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Natural Awakenings Milwaukee

A Royal Road to Wellness

Jun 01, 2018 02:57AM ● By Sheila Julson

Adriana Royal

While working as a philosophy lecturer, Adriana Royal was met with surprise from some of her friends and family when she decided to change career paths and study acupuncture. It made perfect sense to Royal, though, because she found many parallels between philosophy studies and Traditional Chinese Medicine. Now, through her acupuncture practice at Royal Road Clinic, she enjoys helping people heal both physically and mentally.

Royal was born and raised in Chicago. She had a passion for teaching and chose to pursue philosophy. Royal completed her undergraduate studies at Loyola University, and went on to earn a master’s degree in philosophy from Gonzaga University in Spokane, Washington. She moved to Milwaukee to attend Marquette University for a doctorate in philosophy, but the stress of school started to take a toll on her health, affecting her sleep as well as her digestive system.

“The doctors immediately wanted to put me on medication, and I thought, ‘I’d really like to find another way to heal,’” Royal reflects. “I began working out more and then I tried acupuncture, and it worked. I also fell in love with the philosophy behind the modality, in that it brings out the question of embodiment and vulnerability, and emotion that’s stuck in the body, and treats it through acupuncture.”

Royal left Marquette with a second master’s degree in philosophy. While searching for a hospitable environment to research embodiment and vulnerability, she decided to pursue a career in Chinese medicine at Midwest College of Oriental Medicine, and completed her acupuncture studies in 2016. With licensure in hand, she opened Royal Road Clinic on Milwaukee’s East Side where she specializes in acupuncture for chronic pain and psycho-emotional issues such as depression and anxiety. Her husband, Andrew Royal, a psychotherapist, also practices at the clinic, and together they work from a mind-body angle.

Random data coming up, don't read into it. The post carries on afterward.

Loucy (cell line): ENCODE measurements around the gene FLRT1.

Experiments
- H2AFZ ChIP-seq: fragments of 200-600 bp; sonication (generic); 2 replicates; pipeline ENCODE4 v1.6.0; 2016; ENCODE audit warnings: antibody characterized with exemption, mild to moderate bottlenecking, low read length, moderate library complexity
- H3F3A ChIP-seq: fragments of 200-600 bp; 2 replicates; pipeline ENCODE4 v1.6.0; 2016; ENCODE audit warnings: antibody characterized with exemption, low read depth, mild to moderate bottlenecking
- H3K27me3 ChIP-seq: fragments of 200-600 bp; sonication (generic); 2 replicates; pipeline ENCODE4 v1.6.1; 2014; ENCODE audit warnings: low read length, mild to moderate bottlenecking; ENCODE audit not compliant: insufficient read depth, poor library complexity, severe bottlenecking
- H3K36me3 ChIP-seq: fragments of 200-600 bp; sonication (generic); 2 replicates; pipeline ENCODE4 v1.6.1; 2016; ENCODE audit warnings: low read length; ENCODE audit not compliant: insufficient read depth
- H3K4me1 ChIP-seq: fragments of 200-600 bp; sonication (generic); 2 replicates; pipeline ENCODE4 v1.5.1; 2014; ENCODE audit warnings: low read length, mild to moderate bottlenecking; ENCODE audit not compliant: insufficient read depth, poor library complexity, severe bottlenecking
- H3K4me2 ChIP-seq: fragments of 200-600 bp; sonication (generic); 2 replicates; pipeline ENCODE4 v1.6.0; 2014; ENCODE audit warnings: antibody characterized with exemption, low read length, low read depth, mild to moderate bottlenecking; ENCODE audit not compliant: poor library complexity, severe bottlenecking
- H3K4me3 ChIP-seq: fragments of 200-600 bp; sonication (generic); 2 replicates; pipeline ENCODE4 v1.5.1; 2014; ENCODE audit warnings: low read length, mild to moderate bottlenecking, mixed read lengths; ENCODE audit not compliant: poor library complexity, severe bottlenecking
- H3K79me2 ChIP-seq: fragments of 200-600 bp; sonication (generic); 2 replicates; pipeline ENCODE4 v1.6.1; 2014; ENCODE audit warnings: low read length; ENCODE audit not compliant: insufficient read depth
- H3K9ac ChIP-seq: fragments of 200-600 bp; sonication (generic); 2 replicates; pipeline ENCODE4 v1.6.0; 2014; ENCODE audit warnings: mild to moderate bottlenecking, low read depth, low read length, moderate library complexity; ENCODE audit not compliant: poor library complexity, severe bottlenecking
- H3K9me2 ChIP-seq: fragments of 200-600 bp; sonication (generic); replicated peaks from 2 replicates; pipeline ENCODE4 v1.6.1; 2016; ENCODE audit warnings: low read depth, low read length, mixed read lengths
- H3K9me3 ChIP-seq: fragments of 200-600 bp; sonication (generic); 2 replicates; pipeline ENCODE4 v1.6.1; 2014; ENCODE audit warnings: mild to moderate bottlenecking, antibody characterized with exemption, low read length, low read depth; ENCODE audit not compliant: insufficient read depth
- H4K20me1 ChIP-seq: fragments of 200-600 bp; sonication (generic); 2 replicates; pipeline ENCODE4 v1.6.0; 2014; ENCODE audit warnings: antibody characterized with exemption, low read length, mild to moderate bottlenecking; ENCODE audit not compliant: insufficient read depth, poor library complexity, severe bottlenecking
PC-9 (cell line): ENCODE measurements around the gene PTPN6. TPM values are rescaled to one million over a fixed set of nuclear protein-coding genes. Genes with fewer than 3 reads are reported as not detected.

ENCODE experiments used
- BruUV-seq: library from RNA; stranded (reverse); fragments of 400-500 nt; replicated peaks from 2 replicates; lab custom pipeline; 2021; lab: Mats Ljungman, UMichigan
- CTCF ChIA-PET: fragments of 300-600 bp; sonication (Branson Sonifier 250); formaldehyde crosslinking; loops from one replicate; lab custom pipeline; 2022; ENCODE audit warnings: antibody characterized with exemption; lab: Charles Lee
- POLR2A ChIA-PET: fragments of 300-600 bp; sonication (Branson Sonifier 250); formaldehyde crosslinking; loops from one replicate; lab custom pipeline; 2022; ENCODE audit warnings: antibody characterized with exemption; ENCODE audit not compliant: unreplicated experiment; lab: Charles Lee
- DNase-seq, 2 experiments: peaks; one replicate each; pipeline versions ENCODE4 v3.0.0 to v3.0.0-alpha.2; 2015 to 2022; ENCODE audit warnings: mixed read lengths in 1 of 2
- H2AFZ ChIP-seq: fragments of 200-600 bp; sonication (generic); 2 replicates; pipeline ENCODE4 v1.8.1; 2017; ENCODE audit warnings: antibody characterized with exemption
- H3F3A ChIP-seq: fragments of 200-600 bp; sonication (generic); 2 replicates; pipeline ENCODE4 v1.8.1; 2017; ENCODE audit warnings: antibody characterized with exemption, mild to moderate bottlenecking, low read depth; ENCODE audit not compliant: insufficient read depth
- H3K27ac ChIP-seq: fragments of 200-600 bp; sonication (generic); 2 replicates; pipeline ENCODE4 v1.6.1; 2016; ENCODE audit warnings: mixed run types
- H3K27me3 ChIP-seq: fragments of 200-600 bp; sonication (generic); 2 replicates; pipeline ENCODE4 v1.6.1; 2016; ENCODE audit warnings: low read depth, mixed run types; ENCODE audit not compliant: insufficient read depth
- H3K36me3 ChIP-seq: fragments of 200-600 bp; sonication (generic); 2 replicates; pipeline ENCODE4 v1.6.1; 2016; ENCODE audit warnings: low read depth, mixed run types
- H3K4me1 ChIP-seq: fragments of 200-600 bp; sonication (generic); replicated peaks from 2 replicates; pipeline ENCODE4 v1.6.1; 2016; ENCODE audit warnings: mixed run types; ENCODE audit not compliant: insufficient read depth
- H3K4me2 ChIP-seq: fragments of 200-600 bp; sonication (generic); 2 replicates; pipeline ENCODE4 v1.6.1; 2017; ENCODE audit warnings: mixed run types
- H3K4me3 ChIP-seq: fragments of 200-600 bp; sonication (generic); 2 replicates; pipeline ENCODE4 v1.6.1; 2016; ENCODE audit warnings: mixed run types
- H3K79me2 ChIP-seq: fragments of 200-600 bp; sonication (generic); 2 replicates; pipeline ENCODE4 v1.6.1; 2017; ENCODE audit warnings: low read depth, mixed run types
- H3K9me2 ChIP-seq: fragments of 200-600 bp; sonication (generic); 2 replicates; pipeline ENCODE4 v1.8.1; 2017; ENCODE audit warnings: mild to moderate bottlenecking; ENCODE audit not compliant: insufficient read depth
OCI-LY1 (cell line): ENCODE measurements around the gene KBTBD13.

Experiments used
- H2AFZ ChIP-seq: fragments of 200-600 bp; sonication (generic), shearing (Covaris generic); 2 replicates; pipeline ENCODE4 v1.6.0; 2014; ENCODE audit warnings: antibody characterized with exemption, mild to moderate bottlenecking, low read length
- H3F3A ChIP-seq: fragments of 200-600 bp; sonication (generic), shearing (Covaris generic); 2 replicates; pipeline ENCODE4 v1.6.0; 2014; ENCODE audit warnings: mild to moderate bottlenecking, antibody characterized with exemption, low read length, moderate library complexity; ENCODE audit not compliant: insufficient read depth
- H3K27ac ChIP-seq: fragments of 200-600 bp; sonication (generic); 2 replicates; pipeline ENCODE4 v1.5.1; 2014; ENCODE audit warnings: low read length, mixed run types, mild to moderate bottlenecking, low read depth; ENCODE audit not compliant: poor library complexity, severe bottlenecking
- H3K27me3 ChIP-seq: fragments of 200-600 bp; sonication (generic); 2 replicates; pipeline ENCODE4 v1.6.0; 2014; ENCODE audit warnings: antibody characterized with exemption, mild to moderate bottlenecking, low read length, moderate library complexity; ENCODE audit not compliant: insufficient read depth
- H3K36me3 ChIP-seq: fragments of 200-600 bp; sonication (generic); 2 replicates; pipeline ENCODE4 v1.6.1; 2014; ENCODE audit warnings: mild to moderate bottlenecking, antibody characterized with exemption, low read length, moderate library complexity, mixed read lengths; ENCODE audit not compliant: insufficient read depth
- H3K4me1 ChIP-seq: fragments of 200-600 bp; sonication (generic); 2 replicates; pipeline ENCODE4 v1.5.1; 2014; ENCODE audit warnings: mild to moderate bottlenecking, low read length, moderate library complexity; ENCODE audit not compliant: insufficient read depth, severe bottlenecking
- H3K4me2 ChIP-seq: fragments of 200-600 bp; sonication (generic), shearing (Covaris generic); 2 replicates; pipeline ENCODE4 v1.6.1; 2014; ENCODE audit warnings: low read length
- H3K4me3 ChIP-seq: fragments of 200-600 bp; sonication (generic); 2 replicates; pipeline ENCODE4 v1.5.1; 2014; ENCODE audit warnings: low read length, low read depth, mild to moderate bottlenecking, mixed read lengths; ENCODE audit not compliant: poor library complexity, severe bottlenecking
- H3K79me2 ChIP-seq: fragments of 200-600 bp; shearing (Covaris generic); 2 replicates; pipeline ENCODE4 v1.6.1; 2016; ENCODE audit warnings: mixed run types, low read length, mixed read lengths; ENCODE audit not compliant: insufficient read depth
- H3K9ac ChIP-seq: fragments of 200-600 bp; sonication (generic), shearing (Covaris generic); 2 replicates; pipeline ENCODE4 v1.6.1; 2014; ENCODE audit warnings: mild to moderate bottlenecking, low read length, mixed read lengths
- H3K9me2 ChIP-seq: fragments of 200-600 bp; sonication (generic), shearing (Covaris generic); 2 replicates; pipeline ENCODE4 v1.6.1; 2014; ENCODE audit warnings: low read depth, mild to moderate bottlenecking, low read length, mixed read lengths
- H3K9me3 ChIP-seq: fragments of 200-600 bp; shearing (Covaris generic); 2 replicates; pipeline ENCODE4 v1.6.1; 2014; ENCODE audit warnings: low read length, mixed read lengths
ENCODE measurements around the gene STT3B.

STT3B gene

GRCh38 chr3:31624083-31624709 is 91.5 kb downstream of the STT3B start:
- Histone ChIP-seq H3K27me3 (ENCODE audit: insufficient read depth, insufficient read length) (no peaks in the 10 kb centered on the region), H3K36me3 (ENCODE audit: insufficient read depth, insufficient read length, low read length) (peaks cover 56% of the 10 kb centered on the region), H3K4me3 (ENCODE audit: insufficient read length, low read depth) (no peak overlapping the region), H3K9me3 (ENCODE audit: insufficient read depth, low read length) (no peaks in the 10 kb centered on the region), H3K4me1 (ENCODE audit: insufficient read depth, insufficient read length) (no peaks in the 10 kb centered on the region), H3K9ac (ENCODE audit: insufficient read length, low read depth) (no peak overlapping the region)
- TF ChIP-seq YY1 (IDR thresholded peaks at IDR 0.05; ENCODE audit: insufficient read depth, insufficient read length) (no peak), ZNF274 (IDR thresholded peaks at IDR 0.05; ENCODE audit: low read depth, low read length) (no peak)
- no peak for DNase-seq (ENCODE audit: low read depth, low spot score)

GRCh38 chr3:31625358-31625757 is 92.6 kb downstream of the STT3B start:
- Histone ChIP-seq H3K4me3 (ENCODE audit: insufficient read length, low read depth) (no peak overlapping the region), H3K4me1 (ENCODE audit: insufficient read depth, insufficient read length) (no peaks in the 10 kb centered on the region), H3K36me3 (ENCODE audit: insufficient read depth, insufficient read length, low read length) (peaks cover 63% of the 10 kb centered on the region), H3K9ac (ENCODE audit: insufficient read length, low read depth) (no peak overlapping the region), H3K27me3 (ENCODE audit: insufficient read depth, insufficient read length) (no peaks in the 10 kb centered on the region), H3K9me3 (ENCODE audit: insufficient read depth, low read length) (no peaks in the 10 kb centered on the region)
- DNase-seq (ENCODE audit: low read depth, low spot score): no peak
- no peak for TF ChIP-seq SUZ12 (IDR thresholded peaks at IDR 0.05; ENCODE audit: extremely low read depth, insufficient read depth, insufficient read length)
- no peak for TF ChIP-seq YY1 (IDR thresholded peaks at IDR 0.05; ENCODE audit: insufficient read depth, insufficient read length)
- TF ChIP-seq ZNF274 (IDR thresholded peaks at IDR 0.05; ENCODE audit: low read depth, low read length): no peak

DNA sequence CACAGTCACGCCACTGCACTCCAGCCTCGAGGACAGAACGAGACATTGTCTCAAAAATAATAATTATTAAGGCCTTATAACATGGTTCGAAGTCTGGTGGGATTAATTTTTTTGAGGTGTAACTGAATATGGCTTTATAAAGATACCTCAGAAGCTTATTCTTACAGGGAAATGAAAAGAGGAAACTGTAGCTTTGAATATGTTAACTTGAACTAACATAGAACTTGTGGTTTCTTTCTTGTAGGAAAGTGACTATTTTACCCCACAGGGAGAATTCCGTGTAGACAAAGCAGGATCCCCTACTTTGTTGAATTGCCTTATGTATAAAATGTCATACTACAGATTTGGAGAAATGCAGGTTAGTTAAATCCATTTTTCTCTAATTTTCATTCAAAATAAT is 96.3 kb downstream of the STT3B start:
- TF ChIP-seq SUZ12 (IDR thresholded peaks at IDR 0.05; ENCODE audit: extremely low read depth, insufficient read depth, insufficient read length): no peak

Although acupuncture has been a trusted wellness modality in the West over the last few decades, Royal still hears some misconceptions about the practice. “Acupuncture is really a way of allowing the body to heal itself, but some people ask ‘What is in the needles, or what are you injecting me with?’ There’s nothing inside the needles; they’re just tapping into the body’s ability to heal itself so that you get a surge of hormones and natural painkillers, which stimulates the immune system. Imbalances in the body that caused pain or insomnia are put back into balance.”

Royal adds that acupuncture can empower people to control pain, which can be an especially useful tool while dealing with today’s opiate crisis. “When you have that pain receptor, the mind is chanting, ‘fix it, fix it, fix it’, so it’s easy to just pop a pill, but when people learn how acupuncture can put the body into a relaxed state, they’re amazed that they can feel that way naturally,” she says. The relaxed state achieved through acupuncture also helps relieve anxiety and depression.

At Royal Road Clinic, Royal strives to create an overall relaxing ambiance where people can feel safe and comfortable sharing their stories. The clinic is in a restored mansion and has a home-like feel. Royal doesn’t even wear a lab coat because she’s aware of the “white coat syndrome”, a disorder in which a person develops high blood pressure when they’re around doctors, who often wear white coats.

Also available at the clinic is gong meditation, or gong “baths”, in which one lies down on a yoga mat, and the circulatory and endocrine systems are stimulated through sound vibrations, which push out any stress, tension or pain within the body. The “acu-gong” is a combination of acupuncture and gong therapy. By offering gong baths and acu-gong at area yoga studios and healing centers, Royal says it helps her connect with the community.

In addition to the time spent at her clinic, Royal works part time at Aurora Cancer Care Clinic, and she’s recently completed a certification course in hospice care. She uses acupuncture to help cancer patients find relief from side effects from chemotherapy, such as nausea, insomnia or neuropathy. “Acupuncture can help through all stages of life,” she says.

Royal stays inspired by her patients. “To have people come in with anxiety, and then to see them leave with a smiles on their faces—what gets better than that?” she says. “It’s such a privilege to be with somebody on their journey. They don’t have to choose me as a practitioner, but the fact that they did is really rewarding.”

Royal Road Clinic is located at 1841 N. Prospect Ave., Milwaukee. For more information, call 414-377-3898 or visit Royal

Sheila Julson is a freelance writer and regular contributor to Natural Awakenings.

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